Those changes were the catalyst for Liverpool's late surge and they laid the platform for Torres to become the hero yet again.
The influence of Steven Gerrard should not go unrecognised though. While Torres may have stolen the headlines, Liverpool's captain was again the one who ran the show.
Gerrard is in the form of his life right now and while he continues to perform to such an incredibly high standard Liverpool will have every chance of staying in this race.
Title races were never meant to be easy and this one is no different.
But Liverpool are in there fighting with the best of them and that is all anyone can ever ask of them.
Maybe they deserve a bit more belief after all.
And this result certainly suggests they do.
Liverpool 2 – 0
(HT 0 – 0)
Cole, A 22
Sent off Lampard 60
Liverpool's Percentage Chelsea's Percentage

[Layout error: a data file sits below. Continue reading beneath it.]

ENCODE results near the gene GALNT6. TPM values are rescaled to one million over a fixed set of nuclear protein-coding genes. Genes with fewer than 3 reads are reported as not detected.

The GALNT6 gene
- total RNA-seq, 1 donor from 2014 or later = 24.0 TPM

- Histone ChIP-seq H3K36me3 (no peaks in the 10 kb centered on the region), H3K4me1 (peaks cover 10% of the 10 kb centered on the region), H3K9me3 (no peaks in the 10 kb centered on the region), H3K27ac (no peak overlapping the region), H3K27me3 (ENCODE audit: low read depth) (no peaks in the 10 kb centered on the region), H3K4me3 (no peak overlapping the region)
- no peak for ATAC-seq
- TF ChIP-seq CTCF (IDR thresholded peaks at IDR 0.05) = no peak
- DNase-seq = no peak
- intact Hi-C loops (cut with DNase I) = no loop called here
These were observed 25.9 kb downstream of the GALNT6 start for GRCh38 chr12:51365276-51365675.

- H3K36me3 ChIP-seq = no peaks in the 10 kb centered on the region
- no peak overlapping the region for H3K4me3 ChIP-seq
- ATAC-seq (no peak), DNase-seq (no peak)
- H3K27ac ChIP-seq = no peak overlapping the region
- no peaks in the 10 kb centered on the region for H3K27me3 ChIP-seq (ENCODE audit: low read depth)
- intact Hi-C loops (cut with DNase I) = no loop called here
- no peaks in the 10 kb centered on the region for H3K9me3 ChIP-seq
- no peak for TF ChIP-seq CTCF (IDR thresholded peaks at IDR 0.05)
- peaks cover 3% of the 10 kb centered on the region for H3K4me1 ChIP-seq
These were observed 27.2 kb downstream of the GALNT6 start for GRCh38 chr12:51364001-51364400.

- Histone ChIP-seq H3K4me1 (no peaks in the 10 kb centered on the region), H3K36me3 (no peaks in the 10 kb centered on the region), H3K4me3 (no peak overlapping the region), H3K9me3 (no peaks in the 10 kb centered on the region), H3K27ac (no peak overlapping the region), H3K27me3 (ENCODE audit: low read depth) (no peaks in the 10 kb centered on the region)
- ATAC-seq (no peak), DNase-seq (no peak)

Corners 12 92% 1 8%
Goal attempts 22 84% 4 16%
On target 15 93% 1 7%
Fouls 20 57% 15 43%
Offside 0 0% 2 100%
Liverpool Jose Manuel Reina, Alvaro Arbeloa, Fabio Aurelio, Martin Skrtel, Jamie Carragher, Albert Riera (Yossi Benayoun, 74), Steven Gerrard, Javier Mascherano (Ryan Babel, 83), Xabi Alonso, Dirk Kuyt, Fernando Torres (David N'Gog, 90)
Chelsea Petr Cech, John Terry, Ashley Cole, A, Rodrigo da Costa Alex, Jose da Silva Bosingwa, Frank Lampard, Florent Malouda (Souza Deco, 69), John Obi Mikel, Michael Ballack, Salomon Kalou (Miroslav Stoch, 85), Nicolas Anelka (Didier Drogba, 69)
Referee Riley, M